Intimate Partner Violence – How Can Men Make a Difference?

Intimate partner violence (also known as Domestic Violence) is intrinsically connected to the societal oppression of women and other marginalized groups. At it's core it is about not just violence, but violence used systematically and repeatedly in the service of having power and control over another.

Intimate partner violence is everywhere, in every segment of the population. In my career I've worked to raise awareness of domestic violence in lesbian, gay, bisexual and transgender (LGBT) communities, for example. The media doesn't always cover it as such. Stories are often framed in ways that describe it as an assault in general or even worse, hold the victim of violence accountable. Assault, mutual fighting, these can be terms used that serve to help keep intimate partner violence invisible. Yesterday a bit of lyric on the radio prompted my pondering these issues anew. It was a refrain that seemed to be suggesting a violent response to a perpetrator of domestic violence.

That certainly got my attention! A Chicago radio station giving this air play? I am usually out of the loop in terms of celebrity news, but even I was well aware of the alleged intimate partner violence Rhianna experienced at the hands of Chris Brown. I've seen the usual mixed and disappointing coverage of the issue, the victim blaming, the minimizing. Youth, who are especially attuned to media messages, are also exposed to dating / intimate partner violence at an alarming rate: 1 in 4 adolescents reports verbal, physical, emotional, or sexual abuse from a dating partner each year. So is it any surprise that youth continue to buy into victim blaming messages? An informal poll in of 200 teenagers in Boston showed that nearly half those interviewed held the victim, Rhianna, responsible for the violence she allegedly experienced at the hands of her boyfriend, fellow music star Chris Brown.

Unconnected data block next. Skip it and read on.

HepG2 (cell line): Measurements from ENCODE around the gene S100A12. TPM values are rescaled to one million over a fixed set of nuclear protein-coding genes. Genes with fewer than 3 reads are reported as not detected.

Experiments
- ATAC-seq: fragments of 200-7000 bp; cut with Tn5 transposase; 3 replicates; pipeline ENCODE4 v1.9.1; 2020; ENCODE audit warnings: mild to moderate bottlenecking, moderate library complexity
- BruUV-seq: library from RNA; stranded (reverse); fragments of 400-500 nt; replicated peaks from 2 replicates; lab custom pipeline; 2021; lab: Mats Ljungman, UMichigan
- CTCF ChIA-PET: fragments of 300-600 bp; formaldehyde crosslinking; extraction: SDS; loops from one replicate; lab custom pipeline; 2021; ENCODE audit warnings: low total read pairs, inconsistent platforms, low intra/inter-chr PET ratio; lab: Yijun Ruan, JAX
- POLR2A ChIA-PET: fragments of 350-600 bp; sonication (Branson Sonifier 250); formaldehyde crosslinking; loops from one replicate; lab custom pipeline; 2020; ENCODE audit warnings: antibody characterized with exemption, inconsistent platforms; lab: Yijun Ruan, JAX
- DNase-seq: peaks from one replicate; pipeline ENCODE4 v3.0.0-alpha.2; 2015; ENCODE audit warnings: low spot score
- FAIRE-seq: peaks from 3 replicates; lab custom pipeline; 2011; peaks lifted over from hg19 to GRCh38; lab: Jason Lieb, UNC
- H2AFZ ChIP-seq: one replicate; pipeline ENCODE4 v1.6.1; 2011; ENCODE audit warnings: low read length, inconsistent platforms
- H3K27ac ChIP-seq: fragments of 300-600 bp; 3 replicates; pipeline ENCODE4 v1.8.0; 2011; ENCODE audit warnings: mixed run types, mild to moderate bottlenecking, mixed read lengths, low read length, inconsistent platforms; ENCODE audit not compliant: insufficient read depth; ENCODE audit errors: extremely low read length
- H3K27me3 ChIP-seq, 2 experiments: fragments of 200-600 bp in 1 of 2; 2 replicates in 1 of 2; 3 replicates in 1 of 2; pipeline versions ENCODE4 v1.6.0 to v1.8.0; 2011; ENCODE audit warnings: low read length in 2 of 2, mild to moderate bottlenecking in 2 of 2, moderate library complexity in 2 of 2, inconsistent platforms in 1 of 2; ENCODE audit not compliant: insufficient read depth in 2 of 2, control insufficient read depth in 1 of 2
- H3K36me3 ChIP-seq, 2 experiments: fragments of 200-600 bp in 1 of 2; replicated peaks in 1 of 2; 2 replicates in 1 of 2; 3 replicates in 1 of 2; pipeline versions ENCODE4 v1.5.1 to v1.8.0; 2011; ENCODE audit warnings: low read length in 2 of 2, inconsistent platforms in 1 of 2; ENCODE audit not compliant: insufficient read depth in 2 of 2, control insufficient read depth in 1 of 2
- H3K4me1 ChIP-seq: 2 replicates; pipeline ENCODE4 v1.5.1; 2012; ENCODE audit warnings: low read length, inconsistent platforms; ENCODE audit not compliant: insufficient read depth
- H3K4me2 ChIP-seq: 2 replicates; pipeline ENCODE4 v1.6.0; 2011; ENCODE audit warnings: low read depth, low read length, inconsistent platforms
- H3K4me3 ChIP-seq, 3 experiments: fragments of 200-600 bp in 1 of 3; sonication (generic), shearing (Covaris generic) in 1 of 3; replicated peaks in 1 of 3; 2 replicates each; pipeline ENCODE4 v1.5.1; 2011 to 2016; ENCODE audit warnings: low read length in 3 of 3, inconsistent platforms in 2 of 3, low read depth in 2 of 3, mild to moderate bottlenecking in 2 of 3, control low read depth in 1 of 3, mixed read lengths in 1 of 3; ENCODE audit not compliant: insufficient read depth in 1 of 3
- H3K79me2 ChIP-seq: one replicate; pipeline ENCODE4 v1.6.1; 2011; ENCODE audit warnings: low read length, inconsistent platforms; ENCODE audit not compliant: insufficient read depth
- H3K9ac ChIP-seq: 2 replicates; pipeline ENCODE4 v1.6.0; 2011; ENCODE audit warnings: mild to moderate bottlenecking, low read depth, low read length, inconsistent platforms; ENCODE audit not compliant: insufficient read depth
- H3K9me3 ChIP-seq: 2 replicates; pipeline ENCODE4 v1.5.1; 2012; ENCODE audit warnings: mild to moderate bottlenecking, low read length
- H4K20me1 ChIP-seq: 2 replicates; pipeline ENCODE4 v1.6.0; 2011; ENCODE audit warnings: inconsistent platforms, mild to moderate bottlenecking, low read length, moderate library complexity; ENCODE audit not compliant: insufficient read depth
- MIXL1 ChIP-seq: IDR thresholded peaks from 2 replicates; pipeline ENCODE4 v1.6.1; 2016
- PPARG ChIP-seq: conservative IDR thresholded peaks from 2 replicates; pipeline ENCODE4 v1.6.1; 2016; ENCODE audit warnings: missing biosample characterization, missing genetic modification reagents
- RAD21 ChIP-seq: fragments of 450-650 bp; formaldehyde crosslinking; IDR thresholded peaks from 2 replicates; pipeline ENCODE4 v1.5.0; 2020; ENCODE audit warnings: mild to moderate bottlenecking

What exactly is the message being conveyed by these lyrics? Is it about responding to violence with violence, or a more general statement about holding intimate partner violence perpetrators accountable for their actions?

In no way do I see violence as the solution to violence. As Gandhi said, "an eye for eye only ends up making the whole world blind". As a trauma therapist I am keenly aware that prior exposure to violence, either as a victim or witness is often in the history of those who become perpetrators of violence as adults.

I did a bit more research regarding this musical response to intimate partner violence. Reading all the lyrics and a bit of an interview of one of the group suggest that this is a message of accountability, not vigilante justice. According to the Jump Smokers' website, a portion of the proceeds from the sales of "My Flow So Tight" will benefit three organizations for battered women.

"I was really upset with the way a lot of celebrities and people were handling the situation. Not enough people were speaking out against Chris Brown," one of the group's members, CW Griz, told the AP about Chris Brown, who is scheduled to be arraigned Monday. "What he [allegedly] did was a thousand percent wrong. We're not trying to take advantage of a horrible situation. We want to take a positive stance."

I think it is really crucial that men speak out about domestic violence and hold each other accountable. I've written previously about an organization, A Call to Men, working towards just this vision, a vision of men working to end violence against women.

Hopefully, this incident provides us with an opportunity to engage in a broader discussion about violence against women.

Kathleen Young, Psy.D

#GayActivists , #GayCelebrity , #GayCommunity , #GayFashion , #GayMagazine , #GayRights


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